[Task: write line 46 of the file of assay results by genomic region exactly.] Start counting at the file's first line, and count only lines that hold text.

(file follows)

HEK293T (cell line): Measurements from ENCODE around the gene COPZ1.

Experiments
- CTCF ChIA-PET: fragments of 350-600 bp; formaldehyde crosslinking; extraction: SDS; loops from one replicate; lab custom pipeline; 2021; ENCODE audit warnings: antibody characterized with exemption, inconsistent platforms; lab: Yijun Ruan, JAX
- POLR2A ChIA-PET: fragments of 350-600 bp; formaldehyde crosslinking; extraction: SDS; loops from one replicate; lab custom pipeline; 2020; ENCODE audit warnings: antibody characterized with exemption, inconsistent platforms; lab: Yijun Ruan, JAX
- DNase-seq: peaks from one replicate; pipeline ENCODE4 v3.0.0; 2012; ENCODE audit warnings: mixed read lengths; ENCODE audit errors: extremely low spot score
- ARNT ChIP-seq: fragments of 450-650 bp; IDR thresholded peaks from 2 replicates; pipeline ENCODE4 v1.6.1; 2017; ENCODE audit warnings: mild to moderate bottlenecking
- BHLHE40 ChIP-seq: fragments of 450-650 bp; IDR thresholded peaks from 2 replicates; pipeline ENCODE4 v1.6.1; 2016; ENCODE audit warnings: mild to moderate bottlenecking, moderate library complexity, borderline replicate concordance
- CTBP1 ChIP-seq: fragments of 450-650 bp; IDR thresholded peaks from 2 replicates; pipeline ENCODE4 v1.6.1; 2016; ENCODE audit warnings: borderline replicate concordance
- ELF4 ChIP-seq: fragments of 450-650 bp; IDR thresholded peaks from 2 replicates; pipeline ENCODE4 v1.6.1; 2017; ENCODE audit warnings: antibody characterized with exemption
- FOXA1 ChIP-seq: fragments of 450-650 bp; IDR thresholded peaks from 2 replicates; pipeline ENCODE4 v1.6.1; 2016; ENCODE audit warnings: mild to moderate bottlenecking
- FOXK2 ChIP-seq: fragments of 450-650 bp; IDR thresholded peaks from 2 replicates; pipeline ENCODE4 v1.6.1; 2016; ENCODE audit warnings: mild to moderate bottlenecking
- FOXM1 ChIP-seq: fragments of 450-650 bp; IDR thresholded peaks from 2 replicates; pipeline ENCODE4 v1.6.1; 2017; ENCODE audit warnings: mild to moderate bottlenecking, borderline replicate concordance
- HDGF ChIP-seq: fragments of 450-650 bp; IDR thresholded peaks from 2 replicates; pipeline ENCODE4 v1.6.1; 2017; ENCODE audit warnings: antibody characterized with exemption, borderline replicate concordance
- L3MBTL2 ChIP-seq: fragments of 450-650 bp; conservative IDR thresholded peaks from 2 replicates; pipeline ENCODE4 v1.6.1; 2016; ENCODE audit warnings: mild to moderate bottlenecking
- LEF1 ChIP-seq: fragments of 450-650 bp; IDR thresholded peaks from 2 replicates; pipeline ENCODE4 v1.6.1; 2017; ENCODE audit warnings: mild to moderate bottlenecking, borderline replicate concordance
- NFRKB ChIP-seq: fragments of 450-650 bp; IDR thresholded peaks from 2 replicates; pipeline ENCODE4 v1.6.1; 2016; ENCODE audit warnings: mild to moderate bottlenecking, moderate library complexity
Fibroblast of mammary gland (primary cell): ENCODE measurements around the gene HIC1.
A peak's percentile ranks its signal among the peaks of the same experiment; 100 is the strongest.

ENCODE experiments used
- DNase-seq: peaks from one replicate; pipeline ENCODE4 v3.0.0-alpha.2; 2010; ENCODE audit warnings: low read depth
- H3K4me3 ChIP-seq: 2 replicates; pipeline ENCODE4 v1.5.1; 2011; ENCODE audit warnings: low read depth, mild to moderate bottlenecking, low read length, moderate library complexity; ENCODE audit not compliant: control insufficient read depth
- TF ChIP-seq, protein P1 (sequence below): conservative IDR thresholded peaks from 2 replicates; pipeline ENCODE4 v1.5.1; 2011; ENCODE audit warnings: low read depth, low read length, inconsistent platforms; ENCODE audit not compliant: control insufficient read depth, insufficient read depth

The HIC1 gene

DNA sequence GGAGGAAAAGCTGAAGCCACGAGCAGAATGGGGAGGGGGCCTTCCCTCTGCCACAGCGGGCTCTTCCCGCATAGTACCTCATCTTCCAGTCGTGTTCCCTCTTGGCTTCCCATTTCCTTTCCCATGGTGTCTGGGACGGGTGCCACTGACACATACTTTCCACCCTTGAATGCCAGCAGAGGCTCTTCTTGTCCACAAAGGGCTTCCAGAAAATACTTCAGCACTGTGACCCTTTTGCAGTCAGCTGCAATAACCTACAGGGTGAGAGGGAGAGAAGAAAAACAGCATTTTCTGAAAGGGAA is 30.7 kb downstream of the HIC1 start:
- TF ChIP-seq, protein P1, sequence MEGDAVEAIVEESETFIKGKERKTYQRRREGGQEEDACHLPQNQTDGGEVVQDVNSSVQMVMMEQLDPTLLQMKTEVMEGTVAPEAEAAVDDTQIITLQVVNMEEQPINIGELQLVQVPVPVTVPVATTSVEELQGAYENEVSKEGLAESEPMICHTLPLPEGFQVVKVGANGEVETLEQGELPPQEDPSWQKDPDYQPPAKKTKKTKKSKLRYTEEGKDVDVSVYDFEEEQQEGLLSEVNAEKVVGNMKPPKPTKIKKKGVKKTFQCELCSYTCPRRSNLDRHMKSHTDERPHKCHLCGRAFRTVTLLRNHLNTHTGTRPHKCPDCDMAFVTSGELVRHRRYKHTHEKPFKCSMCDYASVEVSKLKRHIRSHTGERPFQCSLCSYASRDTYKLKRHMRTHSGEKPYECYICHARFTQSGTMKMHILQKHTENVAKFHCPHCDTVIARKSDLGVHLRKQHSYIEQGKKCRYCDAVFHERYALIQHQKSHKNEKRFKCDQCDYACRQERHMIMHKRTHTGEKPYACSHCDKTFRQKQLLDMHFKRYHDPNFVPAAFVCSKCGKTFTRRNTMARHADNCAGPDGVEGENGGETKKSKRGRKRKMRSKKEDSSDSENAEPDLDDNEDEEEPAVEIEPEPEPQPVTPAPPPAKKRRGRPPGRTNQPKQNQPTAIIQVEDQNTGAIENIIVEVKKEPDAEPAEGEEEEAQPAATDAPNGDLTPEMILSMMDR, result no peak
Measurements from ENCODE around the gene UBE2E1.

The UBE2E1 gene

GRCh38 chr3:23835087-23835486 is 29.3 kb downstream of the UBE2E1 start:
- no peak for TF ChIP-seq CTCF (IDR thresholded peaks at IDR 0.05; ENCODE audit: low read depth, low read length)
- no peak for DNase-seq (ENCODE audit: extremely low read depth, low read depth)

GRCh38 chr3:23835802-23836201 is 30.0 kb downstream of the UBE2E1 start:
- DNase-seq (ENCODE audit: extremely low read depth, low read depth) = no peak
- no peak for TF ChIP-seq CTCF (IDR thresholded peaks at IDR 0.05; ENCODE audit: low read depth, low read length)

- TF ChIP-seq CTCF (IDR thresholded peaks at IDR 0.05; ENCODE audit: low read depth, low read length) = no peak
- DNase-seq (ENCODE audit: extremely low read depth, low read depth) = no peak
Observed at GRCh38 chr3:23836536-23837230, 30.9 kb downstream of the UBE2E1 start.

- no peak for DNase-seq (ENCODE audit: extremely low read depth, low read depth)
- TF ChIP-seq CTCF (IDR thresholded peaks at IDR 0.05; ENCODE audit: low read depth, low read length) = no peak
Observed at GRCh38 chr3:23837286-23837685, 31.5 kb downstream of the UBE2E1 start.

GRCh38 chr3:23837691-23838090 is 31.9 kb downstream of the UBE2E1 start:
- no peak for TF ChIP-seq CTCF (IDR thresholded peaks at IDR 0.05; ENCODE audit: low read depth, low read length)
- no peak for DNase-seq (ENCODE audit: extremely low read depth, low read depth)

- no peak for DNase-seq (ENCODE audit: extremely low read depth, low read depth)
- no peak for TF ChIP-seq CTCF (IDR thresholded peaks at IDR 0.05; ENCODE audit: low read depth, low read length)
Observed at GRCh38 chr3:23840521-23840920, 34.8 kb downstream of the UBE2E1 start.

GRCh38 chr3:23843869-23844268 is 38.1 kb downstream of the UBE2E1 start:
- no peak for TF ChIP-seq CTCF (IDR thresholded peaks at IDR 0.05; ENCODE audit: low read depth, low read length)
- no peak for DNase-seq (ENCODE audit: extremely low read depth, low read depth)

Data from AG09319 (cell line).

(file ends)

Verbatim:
GRCh38 chr3:23843869-23844268 is 38.1 kb downstream of the UBE2E1 start: